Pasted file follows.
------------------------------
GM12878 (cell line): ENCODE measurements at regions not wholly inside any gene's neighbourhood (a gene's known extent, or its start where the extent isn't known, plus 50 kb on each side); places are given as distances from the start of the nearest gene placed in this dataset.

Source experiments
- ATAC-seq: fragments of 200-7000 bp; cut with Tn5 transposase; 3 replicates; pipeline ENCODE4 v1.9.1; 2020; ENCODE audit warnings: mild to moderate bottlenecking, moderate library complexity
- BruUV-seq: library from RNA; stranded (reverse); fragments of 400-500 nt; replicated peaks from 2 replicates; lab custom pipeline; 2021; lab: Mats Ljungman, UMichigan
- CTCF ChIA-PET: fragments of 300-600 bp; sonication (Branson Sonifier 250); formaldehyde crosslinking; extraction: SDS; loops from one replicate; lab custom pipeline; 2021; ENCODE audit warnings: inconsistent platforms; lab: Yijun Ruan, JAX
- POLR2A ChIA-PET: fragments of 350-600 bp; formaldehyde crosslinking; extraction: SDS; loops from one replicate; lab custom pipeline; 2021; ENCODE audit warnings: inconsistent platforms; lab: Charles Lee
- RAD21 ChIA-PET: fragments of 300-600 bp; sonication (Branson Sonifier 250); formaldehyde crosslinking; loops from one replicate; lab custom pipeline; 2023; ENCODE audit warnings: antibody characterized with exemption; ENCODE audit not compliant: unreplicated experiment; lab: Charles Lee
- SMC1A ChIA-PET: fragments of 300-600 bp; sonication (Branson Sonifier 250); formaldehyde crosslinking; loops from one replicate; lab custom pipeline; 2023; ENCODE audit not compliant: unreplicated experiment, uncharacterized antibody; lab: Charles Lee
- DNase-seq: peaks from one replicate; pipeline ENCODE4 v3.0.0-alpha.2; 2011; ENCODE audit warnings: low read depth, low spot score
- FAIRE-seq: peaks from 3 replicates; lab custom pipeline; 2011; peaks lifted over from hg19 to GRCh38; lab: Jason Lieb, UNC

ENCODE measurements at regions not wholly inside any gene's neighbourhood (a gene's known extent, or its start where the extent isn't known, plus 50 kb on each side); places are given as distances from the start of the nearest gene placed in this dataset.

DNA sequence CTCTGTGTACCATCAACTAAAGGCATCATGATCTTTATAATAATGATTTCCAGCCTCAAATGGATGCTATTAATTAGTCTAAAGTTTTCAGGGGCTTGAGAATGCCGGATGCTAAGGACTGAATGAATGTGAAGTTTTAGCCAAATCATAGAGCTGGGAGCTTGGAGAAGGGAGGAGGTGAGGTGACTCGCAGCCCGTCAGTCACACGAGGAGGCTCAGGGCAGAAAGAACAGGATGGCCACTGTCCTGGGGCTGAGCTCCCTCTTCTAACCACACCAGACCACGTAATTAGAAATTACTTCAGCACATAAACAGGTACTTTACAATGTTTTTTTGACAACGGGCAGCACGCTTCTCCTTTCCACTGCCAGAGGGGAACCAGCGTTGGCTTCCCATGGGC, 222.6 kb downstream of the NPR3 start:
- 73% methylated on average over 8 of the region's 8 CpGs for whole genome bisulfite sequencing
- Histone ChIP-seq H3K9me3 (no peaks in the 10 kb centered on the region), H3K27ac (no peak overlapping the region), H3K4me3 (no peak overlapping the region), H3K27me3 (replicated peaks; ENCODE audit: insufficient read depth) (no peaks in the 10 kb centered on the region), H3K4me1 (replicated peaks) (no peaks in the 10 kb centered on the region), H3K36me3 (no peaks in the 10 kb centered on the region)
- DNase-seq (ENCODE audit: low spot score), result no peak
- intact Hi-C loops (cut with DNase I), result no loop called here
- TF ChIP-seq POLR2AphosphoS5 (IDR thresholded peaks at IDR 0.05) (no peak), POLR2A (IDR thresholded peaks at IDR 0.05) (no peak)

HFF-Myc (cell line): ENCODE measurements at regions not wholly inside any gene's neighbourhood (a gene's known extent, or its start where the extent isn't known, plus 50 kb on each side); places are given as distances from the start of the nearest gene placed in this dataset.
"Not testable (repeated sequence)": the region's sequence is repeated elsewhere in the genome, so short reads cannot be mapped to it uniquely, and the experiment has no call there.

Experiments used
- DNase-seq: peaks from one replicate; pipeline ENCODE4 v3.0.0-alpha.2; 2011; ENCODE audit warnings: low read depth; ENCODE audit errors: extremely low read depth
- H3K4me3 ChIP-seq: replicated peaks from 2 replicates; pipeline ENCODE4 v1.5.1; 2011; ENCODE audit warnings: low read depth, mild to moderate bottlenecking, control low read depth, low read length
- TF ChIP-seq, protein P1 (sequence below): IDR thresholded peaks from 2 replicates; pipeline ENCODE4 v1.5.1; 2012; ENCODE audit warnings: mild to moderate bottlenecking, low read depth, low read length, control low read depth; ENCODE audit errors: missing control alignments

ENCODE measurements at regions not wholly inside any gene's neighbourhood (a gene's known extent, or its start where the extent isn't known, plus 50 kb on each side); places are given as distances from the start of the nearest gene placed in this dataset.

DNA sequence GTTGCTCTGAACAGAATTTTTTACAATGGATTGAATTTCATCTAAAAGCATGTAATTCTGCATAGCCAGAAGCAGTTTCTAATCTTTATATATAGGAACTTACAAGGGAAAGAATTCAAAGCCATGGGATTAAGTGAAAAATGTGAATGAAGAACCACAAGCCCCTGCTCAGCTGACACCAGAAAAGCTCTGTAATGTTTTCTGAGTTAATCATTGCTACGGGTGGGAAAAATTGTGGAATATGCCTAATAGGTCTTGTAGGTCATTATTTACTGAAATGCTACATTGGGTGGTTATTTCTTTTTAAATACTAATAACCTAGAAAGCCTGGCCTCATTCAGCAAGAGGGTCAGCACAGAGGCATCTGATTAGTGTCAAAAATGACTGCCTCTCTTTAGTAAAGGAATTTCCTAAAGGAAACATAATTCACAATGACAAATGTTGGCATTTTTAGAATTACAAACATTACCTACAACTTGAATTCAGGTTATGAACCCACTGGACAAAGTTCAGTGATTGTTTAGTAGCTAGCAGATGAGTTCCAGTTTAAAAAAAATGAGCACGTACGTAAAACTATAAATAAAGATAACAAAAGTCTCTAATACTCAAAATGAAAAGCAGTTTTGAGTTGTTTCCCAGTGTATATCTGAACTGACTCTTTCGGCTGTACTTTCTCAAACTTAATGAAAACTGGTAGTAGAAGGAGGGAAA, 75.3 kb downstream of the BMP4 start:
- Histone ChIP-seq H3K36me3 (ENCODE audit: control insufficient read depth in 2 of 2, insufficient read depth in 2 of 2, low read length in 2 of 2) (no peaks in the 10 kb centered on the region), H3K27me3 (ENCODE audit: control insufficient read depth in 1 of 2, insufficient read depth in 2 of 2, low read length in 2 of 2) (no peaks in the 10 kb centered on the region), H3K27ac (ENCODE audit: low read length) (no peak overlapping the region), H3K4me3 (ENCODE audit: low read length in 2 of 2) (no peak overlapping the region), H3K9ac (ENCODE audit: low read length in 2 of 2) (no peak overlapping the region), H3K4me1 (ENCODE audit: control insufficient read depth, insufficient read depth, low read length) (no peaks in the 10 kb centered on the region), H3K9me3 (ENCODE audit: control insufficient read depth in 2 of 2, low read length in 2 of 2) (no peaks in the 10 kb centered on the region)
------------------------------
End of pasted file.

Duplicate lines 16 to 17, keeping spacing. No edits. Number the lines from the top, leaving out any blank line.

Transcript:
- intact Hi-C loops (cut with DNase I), result no loop called here
- TF ChIP-seq POLR2AphosphoS5 (IDR thresholded peaks at IDR 0.05) (no peak), POLR2A (IDR thresholded peaks at IDR 0.05) (no peak)